Coastal upwelling - (n.)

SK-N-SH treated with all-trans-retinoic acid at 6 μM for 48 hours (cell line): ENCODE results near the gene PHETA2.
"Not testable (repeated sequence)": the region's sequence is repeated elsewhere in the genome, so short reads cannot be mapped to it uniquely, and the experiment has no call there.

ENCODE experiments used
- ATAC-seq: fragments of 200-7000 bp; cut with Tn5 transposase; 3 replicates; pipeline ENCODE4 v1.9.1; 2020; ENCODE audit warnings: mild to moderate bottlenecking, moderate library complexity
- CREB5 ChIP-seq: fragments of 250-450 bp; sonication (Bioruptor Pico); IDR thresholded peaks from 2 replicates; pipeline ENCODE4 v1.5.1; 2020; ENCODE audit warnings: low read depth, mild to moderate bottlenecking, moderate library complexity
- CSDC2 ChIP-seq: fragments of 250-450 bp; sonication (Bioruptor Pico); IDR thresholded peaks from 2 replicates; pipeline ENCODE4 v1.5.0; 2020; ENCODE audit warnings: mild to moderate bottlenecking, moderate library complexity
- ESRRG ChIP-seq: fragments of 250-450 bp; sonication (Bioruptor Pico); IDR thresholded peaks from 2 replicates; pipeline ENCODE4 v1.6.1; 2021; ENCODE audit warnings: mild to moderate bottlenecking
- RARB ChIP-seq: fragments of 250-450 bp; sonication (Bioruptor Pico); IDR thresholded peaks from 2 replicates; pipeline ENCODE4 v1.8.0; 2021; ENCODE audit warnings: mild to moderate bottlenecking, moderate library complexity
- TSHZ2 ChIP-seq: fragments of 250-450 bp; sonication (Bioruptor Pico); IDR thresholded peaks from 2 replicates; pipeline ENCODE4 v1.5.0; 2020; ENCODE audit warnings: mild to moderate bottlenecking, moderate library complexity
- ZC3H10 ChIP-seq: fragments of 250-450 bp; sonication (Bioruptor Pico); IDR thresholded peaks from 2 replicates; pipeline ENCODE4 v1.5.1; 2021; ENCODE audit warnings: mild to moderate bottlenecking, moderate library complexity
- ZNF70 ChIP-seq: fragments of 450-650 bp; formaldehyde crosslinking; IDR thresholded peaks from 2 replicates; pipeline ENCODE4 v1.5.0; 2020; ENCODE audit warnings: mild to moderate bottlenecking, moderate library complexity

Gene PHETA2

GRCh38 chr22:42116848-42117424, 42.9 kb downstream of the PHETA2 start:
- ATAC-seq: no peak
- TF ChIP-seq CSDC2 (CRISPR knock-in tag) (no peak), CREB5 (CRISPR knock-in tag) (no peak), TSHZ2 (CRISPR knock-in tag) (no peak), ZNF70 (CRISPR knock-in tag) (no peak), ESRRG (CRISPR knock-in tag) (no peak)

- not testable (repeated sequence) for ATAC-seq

Along many coastlines, especially at the western coasts of continents, there is a strong upward motion of cold deep waters called "coastal upwelling." Coastal upwelling is driven by winds related to the trade-wind system. Strong seasonal coastal upwelling occurs off the shores of California (whose cold water forces surfers wear wetsuits), Peru, northwestern Africa, Namibia, and in the Arabian Sea. The cold water coming from below the surface layer is rich in the nutrients nitrate and phosphate. The nutrients stimulate the growth of microscopic green algae called phytoplankton. These serve as food for small animals called zooplankton. The plankton is eaten by fish, mostly anchovies and sardines, which are in turn caught by bigger fish, sea lions, birds, and people. See also “productivity,” below. (Side note: whales off the coast of Namibia feed in the green upwelling waters, hence the name "Walvis Bay," given during the heydays of whaling.)